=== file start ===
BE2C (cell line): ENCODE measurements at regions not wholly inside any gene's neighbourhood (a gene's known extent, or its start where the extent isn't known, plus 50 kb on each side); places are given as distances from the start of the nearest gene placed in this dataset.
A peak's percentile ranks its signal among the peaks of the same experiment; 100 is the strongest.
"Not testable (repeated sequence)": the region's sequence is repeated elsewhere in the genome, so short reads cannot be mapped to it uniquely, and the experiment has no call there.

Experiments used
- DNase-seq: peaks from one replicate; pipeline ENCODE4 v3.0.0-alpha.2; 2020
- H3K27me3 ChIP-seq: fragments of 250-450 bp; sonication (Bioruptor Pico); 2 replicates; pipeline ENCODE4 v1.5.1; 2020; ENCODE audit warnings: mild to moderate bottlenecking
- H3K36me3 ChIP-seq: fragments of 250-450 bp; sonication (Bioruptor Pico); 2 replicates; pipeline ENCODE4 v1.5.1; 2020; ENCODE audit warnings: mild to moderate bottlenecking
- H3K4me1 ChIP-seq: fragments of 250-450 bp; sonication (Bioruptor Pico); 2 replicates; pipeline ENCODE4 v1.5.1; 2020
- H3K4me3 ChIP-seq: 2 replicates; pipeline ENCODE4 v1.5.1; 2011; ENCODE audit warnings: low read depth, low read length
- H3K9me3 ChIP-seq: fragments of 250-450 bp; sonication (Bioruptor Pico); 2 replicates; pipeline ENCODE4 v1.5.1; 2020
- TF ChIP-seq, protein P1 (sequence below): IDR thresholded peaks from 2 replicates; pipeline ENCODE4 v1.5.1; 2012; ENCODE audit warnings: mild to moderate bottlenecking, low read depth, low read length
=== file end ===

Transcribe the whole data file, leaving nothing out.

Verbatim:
BE2C (cell line): ENCODE measurements at regions not wholly inside any gene's neighbourhood (a gene's known extent, or its start where the extent isn't known, plus 50 kb on each side); places are given as distances from the start of the nearest gene placed in this dataset.
A peak's percentile ranks its signal among the peaks of the same experiment; 100 is the strongest.
"Not testable (repeated sequence)": the region's sequence is repeated elsewhere in the genome, so short reads cannot be mapped to it uniquely, and the experiment has no call there.

Experiments used
- DNase-seq: peaks from one replicate; pipeline ENCODE4 v3.0.0-alpha.2; 2020
- H3K27me3 ChIP-seq: fragments of 250-450 bp; sonication (Bioruptor Pico); 2 replicates; pipeline ENCODE4 v1.5.1; 2020; ENCODE audit warnings: mild to moderate bottlenecking
- H3K36me3 ChIP-seq: fragments of 250-450 bp; sonication (Bioruptor Pico); 2 replicates; pipeline ENCODE4 v1.5.1; 2020; ENCODE audit warnings: mild to moderate bottlenecking
- H3K4me1 ChIP-seq: fragments of 250-450 bp; sonication (Bioruptor Pico); 2 replicates; pipeline ENCODE4 v1.5.1; 2020
- H3K4me3 ChIP-seq: 2 replicates; pipeline ENCODE4 v1.5.1; 2011; ENCODE audit warnings: low read depth, low read length
- H3K9me3 ChIP-seq: fragments of 250-450 bp; sonication (Bioruptor Pico); 2 replicates; pipeline ENCODE4 v1.5.1; 2020
- TF ChIP-seq, protein P1 (sequence below): IDR thresholded peaks from 2 replicates; pipeline ENCODE4 v1.5.1; 2012; ENCODE audit warnings: mild to moderate bottlenecking, low read depth, low read length